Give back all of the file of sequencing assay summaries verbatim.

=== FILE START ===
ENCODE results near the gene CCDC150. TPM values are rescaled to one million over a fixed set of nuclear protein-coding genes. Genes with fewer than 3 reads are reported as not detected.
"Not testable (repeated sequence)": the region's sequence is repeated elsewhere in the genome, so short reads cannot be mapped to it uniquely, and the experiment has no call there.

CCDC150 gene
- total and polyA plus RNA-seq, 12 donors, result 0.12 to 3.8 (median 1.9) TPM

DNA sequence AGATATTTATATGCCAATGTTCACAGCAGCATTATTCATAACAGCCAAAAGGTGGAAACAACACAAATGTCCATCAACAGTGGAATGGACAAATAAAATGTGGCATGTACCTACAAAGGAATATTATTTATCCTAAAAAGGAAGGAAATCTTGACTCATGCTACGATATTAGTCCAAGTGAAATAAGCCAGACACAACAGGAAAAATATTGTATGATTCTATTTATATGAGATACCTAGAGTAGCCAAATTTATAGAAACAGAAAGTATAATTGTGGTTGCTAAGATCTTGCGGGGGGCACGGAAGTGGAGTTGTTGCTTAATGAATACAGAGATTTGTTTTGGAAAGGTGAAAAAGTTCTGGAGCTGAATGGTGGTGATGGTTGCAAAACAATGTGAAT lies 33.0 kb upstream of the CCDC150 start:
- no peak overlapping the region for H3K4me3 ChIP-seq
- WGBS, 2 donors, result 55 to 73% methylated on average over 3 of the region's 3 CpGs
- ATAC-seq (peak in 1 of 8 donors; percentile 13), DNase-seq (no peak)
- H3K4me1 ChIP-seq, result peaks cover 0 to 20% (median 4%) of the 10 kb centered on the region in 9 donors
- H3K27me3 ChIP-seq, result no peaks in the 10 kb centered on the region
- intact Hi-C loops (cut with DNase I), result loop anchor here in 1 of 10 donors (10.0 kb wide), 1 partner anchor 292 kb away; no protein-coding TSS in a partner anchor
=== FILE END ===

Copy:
ENCODE results near the gene CCDC150. TPM values are rescaled to one million over a fixed set of nuclear protein-coding genes. Genes with fewer than 3 reads are reported as not detected.
"Not testable (repeated sequence)": the region's sequence is repeated elsewhere in the genome, so short reads cannot be mapped to it uniquely, and the experiment has no call there.

CCDC150 gene
- total and polyA plus RNA-seq, 12 donors, result 0.12 to 3.8 (median 1.9) TPM

DNA sequence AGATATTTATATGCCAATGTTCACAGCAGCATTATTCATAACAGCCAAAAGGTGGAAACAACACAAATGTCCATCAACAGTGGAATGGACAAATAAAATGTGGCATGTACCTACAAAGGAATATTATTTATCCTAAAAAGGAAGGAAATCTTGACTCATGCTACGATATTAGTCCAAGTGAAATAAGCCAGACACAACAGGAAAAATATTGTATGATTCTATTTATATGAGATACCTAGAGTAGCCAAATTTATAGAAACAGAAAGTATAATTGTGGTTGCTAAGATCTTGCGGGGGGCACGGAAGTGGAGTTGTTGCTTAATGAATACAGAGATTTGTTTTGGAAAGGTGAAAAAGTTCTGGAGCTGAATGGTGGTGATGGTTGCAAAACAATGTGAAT lies 33.0 kb upstream of the CCDC150 start:
- no peak overlapping the region for H3K4me3 ChIP-seq
- WGBS, 2 donors, result 55 to 73% methylated on average over 3 of the region's 3 CpGs
- ATAC-seq (peak in 1 of 8 donors; percentile 13), DNase-seq (no peak)
- H3K4me1 ChIP-seq, result peaks cover 0 to 20% (median 4%) of the 10 kb centered on the region in 9 donors
- H3K27me3 ChIP-seq, result no peaks in the 10 kb centered on the region
- intact Hi-C loops (cut with DNase I), result loop anchor here in 1 of 10 donors (10.0 kb wide), 1 partner anchor 292 kb away; no protein-coding TSS in a partner anchor